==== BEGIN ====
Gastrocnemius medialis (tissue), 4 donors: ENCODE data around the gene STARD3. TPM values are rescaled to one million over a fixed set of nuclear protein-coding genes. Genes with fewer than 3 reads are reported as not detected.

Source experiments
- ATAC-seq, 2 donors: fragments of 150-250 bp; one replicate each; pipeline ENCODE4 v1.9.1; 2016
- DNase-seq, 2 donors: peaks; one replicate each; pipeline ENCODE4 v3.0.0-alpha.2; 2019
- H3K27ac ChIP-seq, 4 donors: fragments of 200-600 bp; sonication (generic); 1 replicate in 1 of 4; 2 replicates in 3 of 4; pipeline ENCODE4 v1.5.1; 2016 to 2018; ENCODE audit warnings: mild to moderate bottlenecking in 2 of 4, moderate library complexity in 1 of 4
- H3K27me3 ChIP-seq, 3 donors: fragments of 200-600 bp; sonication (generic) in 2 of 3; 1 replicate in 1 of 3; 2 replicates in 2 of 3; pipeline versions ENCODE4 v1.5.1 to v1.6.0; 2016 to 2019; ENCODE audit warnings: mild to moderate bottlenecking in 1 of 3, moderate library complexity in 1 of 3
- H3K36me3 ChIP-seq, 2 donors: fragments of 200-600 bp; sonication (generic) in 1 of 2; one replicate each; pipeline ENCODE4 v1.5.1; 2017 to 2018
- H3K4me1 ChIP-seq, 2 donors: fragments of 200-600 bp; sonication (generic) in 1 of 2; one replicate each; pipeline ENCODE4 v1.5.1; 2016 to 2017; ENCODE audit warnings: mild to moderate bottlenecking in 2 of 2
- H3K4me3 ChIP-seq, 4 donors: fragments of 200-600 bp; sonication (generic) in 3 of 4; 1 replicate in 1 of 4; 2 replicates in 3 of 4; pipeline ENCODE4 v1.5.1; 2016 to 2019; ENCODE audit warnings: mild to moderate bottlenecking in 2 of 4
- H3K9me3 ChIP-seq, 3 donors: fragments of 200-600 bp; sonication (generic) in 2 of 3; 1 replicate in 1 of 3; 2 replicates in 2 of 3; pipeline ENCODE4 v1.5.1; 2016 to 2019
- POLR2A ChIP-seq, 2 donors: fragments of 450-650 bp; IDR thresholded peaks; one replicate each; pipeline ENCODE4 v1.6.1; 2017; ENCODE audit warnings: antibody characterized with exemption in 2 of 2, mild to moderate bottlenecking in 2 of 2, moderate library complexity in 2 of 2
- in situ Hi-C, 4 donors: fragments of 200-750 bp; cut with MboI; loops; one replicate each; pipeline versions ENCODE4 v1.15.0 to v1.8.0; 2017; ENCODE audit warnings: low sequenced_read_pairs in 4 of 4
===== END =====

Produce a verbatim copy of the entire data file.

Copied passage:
Gastrocnemius medialis (tissue), 4 donors: ENCODE data around the gene STARD3. TPM values are rescaled to one million over a fixed set of nuclear protein-coding genes. Genes with fewer than 3 reads are reported as not detected.

Source experiments
- ATAC-seq, 2 donors: fragments of 150-250 bp; one replicate each; pipeline ENCODE4 v1.9.1; 2016
- DNase-seq, 2 donors: peaks; one replicate each; pipeline ENCODE4 v3.0.0-alpha.2; 2019
- H3K27ac ChIP-seq, 4 donors: fragments of 200-600 bp; sonication (generic); 1 replicate in 1 of 4; 2 replicates in 3 of 4; pipeline ENCODE4 v1.5.1; 2016 to 2018; ENCODE audit warnings: mild to moderate bottlenecking in 2 of 4, moderate library complexity in 1 of 4
- H3K27me3 ChIP-seq, 3 donors: fragments of 200-600 bp; sonication (generic) in 2 of 3; 1 replicate in 1 of 3; 2 replicates in 2 of 3; pipeline versions ENCODE4 v1.5.1 to v1.6.0; 2016 to 2019; ENCODE audit warnings: mild to moderate bottlenecking in 1 of 3, moderate library complexity in 1 of 3
- H3K36me3 ChIP-seq, 2 donors: fragments of 200-600 bp; sonication (generic) in 1 of 2; one replicate each; pipeline ENCODE4 v1.5.1; 2017 to 2018
- H3K4me1 ChIP-seq, 2 donors: fragments of 200-600 bp; sonication (generic) in 1 of 2; one replicate each; pipeline ENCODE4 v1.5.1; 2016 to 2017; ENCODE audit warnings: mild to moderate bottlenecking in 2 of 2
- H3K4me3 ChIP-seq, 4 donors: fragments of 200-600 bp; sonication (generic) in 3 of 4; 1 replicate in 1 of 4; 2 replicates in 3 of 4; pipeline ENCODE4 v1.5.1; 2016 to 2019; ENCODE audit warnings: mild to moderate bottlenecking in 2 of 4
- H3K9me3 ChIP-seq, 3 donors: fragments of 200-600 bp; sonication (generic) in 2 of 3; 1 replicate in 1 of 3; 2 replicates in 2 of 3; pipeline ENCODE4 v1.5.1; 2016 to 2019
- POLR2A ChIP-seq, 2 donors: fragments of 450-650 bp; IDR thresholded peaks; one replicate each; pipeline ENCODE4 v1.6.1; 2017; ENCODE audit warnings: antibody characterized with exemption in 2 of 2, mild to moderate bottlenecking in 2 of 2, moderate library complexity in 2 of 2
- in situ Hi-C, 4 donors: fragments of 200-750 bp; cut with MboI; loops; one replicate each; pipeline versions ENCODE4 v1.15.0 to v1.8.0; 2017; ENCODE audit warnings: low sequenced_read_pairs in 4 of 4